The past couple of mornings have found me running in the predawn. I have been noticing a fair number of bird chirps as the sun comes up. The days are getting longer, birds are returning, the squirrels and rabbits have been very active, and I am itching to get back on the trail. Sure, I’ve been running 30 to 40 miles per week all winter(outside), but getting back on the trail with my belongings on my back and disappearing for a week or so is what I need right now. Despite what you’ve been conditioned to think about the subject, humans need to be outside running around, soaking up sunshine, and feeding their muscles more oxygenated blood. “That sounds like a bunch of hippy crap to me,” one might say. I challenge everyone to try it. No, you don’t have to go run 30 miles. But, you need to shut off the television after dinner and take a 30 minute walk or get up before the sun rises and head out then. The predawn is a magical time to be outside before everyone stirs and the waning moon still hangs in the western sky. Everybody’s got 30 minutes in a day to burn on a walk outside. Hell, leave your office at lunch and go then. The sun’s at its highest and you’re sure to catch the most rays. Before I tire of the subject, I’ll make one more plea that everyone get some outside time every day and I challenge you to tell me that you don’t feel better after a couple of weeks. Meanwhile, I’ll be on the Ozark Highlands Trail soaking up sun and probably some rain too. The OHT stretches 165 miles across Northern Arkansas. I’ll be hiking it end to end and turning around and doing it again. This week has found me stocking up on fuel for the 330 miles of hiking and getting my packing list pared down to an acceptable weight for the conditions I’ll see. Right now it looks like I’ll have around 15 pounds of gear and 22 pounds of food. The picture above didn’t come out of a Hyvee ad. It’s my stockpile of carbohydrates and fatty legumes that will bounce me down the trail. In case you’re wondering, that figures out to about 4000 calories per day. I will burn every bit of this and still lose some weight over the 10 or 11 days it takes me to cover the distance. Get outside!
My pace has increased, my heart beats in unison with my stride, I measure my efforts by the rate of my inhalations. Careful not to overdo it, I know that a change in terrain stands between a meltdown and maintaining my pace. The road ahead looks level. The rolling hills behind me took their toll and now I need this. Water and food are irrelevant. Screams of encouragement flowing from behind the barriers are meaningless.
The newspaper was brief. It stated dates, family, and career. Nothing else. I could tell the phone call was something out of the ordinary. The tone of her voice was different. She sat down the way, out of sight. She kept to herself. The bruise and swollen stomach were the only things we had to work with. Her last day wasn’t easy for anyone. Tears and anxiety were on everyone’s sleeves. Roll ‘em up and get back to it. The stone is turning. There’s work to be done.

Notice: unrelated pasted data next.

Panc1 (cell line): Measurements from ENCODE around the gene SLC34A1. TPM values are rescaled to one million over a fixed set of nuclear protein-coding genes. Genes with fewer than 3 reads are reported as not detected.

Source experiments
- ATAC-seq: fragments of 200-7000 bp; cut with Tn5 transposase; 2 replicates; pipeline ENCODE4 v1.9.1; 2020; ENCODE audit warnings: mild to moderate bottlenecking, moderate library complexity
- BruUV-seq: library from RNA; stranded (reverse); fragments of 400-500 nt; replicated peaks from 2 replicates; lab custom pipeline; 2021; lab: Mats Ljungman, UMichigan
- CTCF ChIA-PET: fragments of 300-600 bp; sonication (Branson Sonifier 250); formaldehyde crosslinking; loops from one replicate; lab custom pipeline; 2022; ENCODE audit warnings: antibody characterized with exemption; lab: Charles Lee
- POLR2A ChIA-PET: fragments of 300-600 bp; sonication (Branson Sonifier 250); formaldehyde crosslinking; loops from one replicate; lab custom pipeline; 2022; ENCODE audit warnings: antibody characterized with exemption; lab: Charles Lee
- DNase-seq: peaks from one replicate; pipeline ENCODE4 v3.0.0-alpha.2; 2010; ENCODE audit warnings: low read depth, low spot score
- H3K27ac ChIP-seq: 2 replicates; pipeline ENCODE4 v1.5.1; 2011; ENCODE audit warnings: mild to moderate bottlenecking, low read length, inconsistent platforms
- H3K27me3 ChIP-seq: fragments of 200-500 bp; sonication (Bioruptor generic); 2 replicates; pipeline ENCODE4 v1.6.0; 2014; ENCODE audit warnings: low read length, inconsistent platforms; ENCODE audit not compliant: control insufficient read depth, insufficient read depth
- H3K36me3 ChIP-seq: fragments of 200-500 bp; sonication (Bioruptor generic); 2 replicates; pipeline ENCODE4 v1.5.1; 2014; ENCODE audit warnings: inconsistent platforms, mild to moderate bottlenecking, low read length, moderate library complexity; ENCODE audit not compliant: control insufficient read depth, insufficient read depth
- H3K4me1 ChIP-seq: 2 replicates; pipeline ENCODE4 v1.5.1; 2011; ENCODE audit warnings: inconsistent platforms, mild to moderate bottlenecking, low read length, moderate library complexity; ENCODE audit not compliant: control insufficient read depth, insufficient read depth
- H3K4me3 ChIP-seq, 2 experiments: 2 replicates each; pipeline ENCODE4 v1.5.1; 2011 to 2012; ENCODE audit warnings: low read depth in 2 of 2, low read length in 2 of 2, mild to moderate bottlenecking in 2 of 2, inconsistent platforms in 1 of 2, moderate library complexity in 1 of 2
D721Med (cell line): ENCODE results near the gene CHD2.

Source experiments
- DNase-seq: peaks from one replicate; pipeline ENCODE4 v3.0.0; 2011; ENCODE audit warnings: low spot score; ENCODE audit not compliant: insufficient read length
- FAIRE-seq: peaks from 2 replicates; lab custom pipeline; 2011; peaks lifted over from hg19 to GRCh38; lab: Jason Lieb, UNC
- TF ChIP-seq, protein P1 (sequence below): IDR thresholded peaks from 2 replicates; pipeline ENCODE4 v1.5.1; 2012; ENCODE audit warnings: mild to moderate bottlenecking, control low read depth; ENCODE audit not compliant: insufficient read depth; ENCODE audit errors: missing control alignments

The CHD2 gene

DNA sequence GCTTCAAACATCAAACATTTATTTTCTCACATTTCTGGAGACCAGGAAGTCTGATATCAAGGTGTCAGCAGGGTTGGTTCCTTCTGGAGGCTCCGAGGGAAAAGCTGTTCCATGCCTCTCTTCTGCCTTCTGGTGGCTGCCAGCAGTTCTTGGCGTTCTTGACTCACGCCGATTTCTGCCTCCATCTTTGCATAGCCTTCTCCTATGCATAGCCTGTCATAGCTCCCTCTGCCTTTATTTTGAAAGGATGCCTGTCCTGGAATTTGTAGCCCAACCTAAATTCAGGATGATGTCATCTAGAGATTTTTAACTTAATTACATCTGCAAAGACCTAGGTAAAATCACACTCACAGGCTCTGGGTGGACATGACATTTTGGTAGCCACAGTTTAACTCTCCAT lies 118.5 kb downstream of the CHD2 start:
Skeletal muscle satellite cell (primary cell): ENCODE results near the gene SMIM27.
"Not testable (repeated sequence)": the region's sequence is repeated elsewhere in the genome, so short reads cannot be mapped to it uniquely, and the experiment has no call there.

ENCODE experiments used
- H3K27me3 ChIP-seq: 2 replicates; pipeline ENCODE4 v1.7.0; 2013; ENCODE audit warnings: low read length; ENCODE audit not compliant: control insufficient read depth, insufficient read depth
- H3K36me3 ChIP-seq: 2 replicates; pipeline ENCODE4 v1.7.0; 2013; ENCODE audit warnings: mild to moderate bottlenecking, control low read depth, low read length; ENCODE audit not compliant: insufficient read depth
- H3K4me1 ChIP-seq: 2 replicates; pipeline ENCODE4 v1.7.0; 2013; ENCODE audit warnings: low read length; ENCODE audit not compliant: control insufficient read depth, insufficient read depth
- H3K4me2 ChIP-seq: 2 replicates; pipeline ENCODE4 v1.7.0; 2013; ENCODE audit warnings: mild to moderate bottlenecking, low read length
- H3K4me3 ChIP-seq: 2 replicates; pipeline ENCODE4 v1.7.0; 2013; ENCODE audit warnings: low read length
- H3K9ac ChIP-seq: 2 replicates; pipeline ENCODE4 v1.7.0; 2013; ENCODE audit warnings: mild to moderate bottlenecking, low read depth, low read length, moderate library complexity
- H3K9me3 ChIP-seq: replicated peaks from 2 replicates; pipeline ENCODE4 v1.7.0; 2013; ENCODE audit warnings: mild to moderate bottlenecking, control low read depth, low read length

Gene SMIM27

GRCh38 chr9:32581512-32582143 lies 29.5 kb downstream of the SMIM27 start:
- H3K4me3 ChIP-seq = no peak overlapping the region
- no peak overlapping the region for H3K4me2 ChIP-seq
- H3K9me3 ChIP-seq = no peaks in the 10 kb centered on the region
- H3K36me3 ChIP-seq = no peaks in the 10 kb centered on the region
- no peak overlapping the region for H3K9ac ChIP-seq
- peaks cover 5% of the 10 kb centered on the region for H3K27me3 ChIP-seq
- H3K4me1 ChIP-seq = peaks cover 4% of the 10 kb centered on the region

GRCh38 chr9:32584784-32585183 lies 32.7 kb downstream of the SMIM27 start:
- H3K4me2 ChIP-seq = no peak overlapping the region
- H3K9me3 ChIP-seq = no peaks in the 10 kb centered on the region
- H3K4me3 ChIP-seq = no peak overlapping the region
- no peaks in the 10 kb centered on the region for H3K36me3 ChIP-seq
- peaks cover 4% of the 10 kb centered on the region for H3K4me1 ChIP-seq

The map shows flat terrain next to the creek. It’s been a long day. The pass with the dead horse along the trail, the mosquitoes by the creek, the lightning, the dead end. A few bites of food and I shuffle my feet forward. This looks good. She doesn’t have a good feeling about it though. The creek continues on the map. It looks flat by the creek. The bushes crowd the creek and getting water proves difficult. It stays flat by the creek. I turn back on to the trail. Why don’t campsites present themselves when you need them? I settle on an isolated spot behind the monolith to the north. After dinner, we pack up and move the site across the trail towards the water. The mosquitoes are terrible. I toss and turn in the humidity.
I refuse to look at the clock. I know it’s been long enough that the next turn is the last. The muscles in my legs are tightening after each stride and the slightest imperfection in my step pushes me dangerously close to cramping. The turn is approaching. As my hips swivel I look upward from my fixed gaze at the asphalt. The last turn is at the top of the hill and my heart sinks. How did she see it? Why don’t I see it? The turn isn’t even the finish. There’s more. I struggle to the top and face down the last stretch with determination. The seemingly level grade pushes back on my legs as I run for the finish. The clock counts down toward my worst case scenario and it doesn’t even push me faster. The last hill stole everything I had. I cross the line and steal a look at my watch. One minute ahead of my worst case scenario and nearly ten minutes off my goal, my deflated body is jubilant just to be done.
Her race ended early. I didn’t see it coming. No one did. The newspaper clipping was brief. It included names, time, and age. I didn’t see her name. No one did.